Status reporting may be boring and sometimes feel unnecessary – but continuous project oversight and ensuring that a project is tracking properly against the original plan, is critical to ensuring that a project stays on track.

When proper oversight and project reporting is in place it makes it easy to see when a project is beginning to deviate from its intended course. The earlier you’re able to spot project deviation, the easier it is to correct it and get back on track.

9.     Quality control

Project members are under enormous pressure to adhere to project guidelines, deadlines, budgets, compliance standards and quality control.

Project management is important when it comes to identifying, managing, and controlling the quality of whatever project is being delivered. As it is important to deliver what was promised to the client, the project manager ensures that the quality of the deliverables remains up to the mark. It’s the duty of the project manager to deliver a quality project on time.

Quality control - IMM Article Image

10.     Leadership

A successful project always consists of incredible leadership coupled with strong direction, which can only be achieved by the help of a skilled and efficient project manager.

Leadership is always key when you want your team to be performing at their absolute best. The amount of time and energy you spend on leading your project team will always help you in the long run because it builds trust and commitment to deadlines.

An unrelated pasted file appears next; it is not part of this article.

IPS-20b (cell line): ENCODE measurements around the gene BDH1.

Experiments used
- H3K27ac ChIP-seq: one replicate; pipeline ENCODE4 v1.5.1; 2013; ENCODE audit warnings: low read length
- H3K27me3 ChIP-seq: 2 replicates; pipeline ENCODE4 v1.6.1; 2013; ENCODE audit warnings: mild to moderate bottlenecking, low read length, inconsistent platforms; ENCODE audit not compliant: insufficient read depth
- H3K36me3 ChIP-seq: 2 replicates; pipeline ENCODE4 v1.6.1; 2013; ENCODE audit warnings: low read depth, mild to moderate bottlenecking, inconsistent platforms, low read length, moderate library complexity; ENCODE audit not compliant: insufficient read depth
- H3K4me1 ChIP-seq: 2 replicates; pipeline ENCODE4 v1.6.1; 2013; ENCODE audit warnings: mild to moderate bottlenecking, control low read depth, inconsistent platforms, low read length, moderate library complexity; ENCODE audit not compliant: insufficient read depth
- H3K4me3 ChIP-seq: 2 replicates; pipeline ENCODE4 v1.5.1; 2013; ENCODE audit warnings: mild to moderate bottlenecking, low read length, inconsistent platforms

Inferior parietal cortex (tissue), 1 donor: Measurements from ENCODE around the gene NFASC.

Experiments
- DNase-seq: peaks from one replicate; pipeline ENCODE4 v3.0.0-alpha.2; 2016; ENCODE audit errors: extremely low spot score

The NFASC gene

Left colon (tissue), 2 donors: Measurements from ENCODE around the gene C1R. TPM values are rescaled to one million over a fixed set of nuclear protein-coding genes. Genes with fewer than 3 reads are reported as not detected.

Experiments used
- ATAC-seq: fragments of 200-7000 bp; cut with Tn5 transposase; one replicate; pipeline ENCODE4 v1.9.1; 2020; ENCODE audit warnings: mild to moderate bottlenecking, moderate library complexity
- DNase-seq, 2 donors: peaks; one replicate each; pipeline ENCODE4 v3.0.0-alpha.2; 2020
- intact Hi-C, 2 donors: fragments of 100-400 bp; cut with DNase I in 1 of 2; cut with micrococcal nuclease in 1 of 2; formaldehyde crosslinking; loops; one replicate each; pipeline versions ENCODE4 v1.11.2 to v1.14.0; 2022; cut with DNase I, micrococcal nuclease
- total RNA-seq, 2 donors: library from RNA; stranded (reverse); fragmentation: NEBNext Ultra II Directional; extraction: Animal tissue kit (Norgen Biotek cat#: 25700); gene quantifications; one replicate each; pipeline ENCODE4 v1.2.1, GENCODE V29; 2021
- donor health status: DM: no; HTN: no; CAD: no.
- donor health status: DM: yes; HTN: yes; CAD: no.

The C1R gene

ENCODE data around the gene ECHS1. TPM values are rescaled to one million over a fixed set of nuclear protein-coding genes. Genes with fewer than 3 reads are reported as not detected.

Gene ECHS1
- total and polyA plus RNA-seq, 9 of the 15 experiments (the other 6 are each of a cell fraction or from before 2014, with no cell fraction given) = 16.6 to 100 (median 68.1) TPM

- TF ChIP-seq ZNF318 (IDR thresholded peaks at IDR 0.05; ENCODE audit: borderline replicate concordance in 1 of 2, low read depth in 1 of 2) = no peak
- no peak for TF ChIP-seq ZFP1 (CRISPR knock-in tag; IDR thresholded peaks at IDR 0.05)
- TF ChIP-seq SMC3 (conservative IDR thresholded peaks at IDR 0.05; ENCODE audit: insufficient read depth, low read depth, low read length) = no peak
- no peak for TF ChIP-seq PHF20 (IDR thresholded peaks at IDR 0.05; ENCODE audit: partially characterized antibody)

How can you become a successful project manager?

Now you know how proper project management can benefit an organisation. If you feel you need to upskill yourself in project management principles, and wish to develop an understanding of the project management process, then sign up[ for the IMM’s Project Management Fundamentals online short course.

By completing this course, in only 6 weeks you will be provided with the required fundamentals to initiate, establish, plan and manage a project to successful completion.

You can find more information about this online short course on our website https://shortcourses.imm.ac.za/online-course/project-management-fundamentals/.

 

Why every manager should have project management skills.

Project management is defined as the process of leading the work of a team to achieve goals and meet success criteria at a specified time. By this definition any task that involves a team, has goals and a deadline can be considered a project.

Managers are faced with numerous tasks that resemble projects, whether it be a stock take, determining an annual budget, planning a sales campaign, preparing for an audit or planning a staff function. The truth is that anything that does not form part of your day-to-day business is in essence a project, and as soon as you are responsible for getting others to contribute to the success of the project – be our own team, others in the business, outside contributors or any combination of these – you are a project manager.